2. 2. What all of this means is that, just like in real life, your characters should be attracted to their loveinterests for a reason. The potential love interests traits and behavior must resonate with your herobecause they somehow make him or her more whole.Many writers create love interests that reflect their own ideas of the "perfect" man or woman; thedanger is that sometimes were actually creating love interests for ourselves rather than for ourcharacters. We may assume that everyone would be attracted to the same things we are, and thatlittle explanation is needed to justify why our heroes and heroines would fall for each other. But if yourhero or heroine is so universally appealing, 1) Why hasnt s/he been snatched up yet and 2) Why hass/he fallen for this love interest? If the answer to 1 is that s/hes been waiting for the "right one" tocome along, 2 is even more important. Also remember that in real life, the people were most drawn toarent always the ones who are best for us--sometimes were so focused on a bad choice that wedont even see Mr. Or Ms. Soulmate when s/he wanders by. Scarlett OHaras obsession with Ashleyis doomed to failure because he can never be what she needs.And of course, sometimes the people were most drawn to wont have us, because while they couldmeet our needs, we dont or cant meet theirs. In the film Gladiator, Commodus is drawn to his sisterLucilla because she represents the purity and kindness he lacks, but he is too flawed for her to trulylove in return, even as a brother.The Anima, the Animus, and the DoubleBecause Jung didnt address gay and lesbian relationships in the way that the Plato did, theanima/animus archetype is difficult to apply to gay/lesbian relationships. Some modern theoristsargue that an archetype they call the Double is responsible for committed same-sex partnerships.The Double draws us into all relationships with individuals of the same sex, which can range fromplatonic friendships to love relationships. In other words, the Double helps us find our best same-sexfriends as well as love our brothers and fathers (if were male) and our sisters and mothers (if werefemale). Meanwhile, the anima (for men) and the animus (for women) help us find our opposite-sexmates. For those people who were metaphorically cut apart from a same-sex other half, the Doubletakes over this responsibility as well.Three Influences on the Anima/AnimusBoth the anima and animus are influenced by three things: biology, sociocultural environment, andpersonal experience.BiologyReams of paper have been used to argue which sex is superior to the other, but researchdemonstrates that men and women are actually equal in terms of their psychological and cognitive(thinking, intelligence) skills--except for one thing. Men significantly outperform women on spatialability ( i.e. They conceptualize distance, speed, spin, direction, and area better than women, which isbelieved to have developed because men needed to be able to hit exactly what they aimed at whenthey threw spears at prey).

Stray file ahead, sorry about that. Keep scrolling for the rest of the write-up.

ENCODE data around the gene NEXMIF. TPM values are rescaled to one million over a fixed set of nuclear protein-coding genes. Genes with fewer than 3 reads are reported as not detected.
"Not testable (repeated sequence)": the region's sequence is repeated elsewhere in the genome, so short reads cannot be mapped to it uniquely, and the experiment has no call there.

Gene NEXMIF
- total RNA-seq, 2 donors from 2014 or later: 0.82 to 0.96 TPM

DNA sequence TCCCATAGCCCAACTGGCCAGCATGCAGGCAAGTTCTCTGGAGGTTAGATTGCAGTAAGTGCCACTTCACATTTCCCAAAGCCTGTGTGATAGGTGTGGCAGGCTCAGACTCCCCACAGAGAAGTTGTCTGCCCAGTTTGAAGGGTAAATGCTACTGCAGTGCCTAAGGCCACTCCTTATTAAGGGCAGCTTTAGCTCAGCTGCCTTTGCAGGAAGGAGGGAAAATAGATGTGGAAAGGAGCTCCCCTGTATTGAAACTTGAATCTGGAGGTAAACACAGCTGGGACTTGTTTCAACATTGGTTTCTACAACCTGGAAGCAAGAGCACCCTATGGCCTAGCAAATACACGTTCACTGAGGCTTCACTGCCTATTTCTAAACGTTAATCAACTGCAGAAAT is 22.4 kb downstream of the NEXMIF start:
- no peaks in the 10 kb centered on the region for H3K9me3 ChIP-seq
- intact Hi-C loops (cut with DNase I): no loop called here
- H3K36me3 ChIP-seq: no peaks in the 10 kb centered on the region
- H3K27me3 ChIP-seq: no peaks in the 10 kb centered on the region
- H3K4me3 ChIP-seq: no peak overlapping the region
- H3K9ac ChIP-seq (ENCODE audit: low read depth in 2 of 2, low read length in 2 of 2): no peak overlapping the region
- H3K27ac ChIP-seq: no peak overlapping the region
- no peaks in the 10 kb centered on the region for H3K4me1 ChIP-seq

3. 3. From an evolutionary perspective, the differences men and women do have developed because theyfaced different adaptive problems. The principle of natural selection says that any genetically-influenced characteristic or behavior that contributes to the survival of oneself and ones offspring willeventually become more common in the general population.For example, imagine all of the dangers our ancestors faced: predators, disease, famine, and longcold winters, just to name a few. Now lets pretend that there are four types of men in this ancientworld: men who are fast, men who are strong, men who are smart, and men who have none of thesecharacteristics. When faced with a natural predator like a bear, the fast men may be able to outrun it,the strong men may be able to fight it off, the smart men may be able to outwit it, and the men withnone of these characteristics probably dont have a prayer.Since the men who are fast, smart, or strong live longer, they have more years to produce offspring;they also are better able to hunt down and kill deer, buffalo, and other animals that provide food andfurs. Men who then took these food and furs to their wives and children were more likely to havefamilies that survived cold winters, thereby insuring that the mans genetic material stayed in the genepool. Men who had two or more of the above characteristics (fast, smart, or strong) were more likelyto become renowned warriors who led tribes and were therefore able not only to protect, feed, andwarm their families, but who also received additional resources and protection from the warriors whoserved under them.Now think about the women in this same tribe. The women were often unable to hunt or fight offpredators alone, so they needed men to protect them and bring them resources to aid survival.(Imagine a woman whos 8 months pregnant chasing down a deer or fighting off a cougar and youllsee what I mean--feminism works much better in a world that equalizes physical differences.) If thesewomen were attracted to men who had neither strength nor speed nor intelligence, they were morelikely to be left unprotected and without food and warmth; therefore, they and their children were morelikely to die prematurely. Likewise, women who were uninterested in caring for their offspring werelikely to lose those children, thereby removing their own genetic material from the gene pool. (Withour modern perspective, we tend to want to imagine these women and children getting assistancefrom the rest of the tribe, but when food was so scarce survival was in question, each family wouldhave had to put its own needs first.)Because mens hunting and fighting ability was so important, men convert energy to muscle moreeasily than women, experience faster healing of wounds and bruises, have fewer nerve endings intheir skin (which makes their bodies less sensitive to touch and pain), and have excellent spatial skills(ability to think in three dimensions) that helped them shoot arrows and throw spears. Since theycould never be absolutely sure that the children their partners carried were theirs, jealousy madethem protect their wives from other mens sexual access. Because only young, healthy women canhave babies, men who were attracted to these kinds of women were more likely to pass on theirgenetic material than men who were attracted infertile diseased women!Women convert energy into stored fat, which is necessary to carry healthy offspring (women who arevery thin often lose the ability to have children; some scientists believe that industrialized nations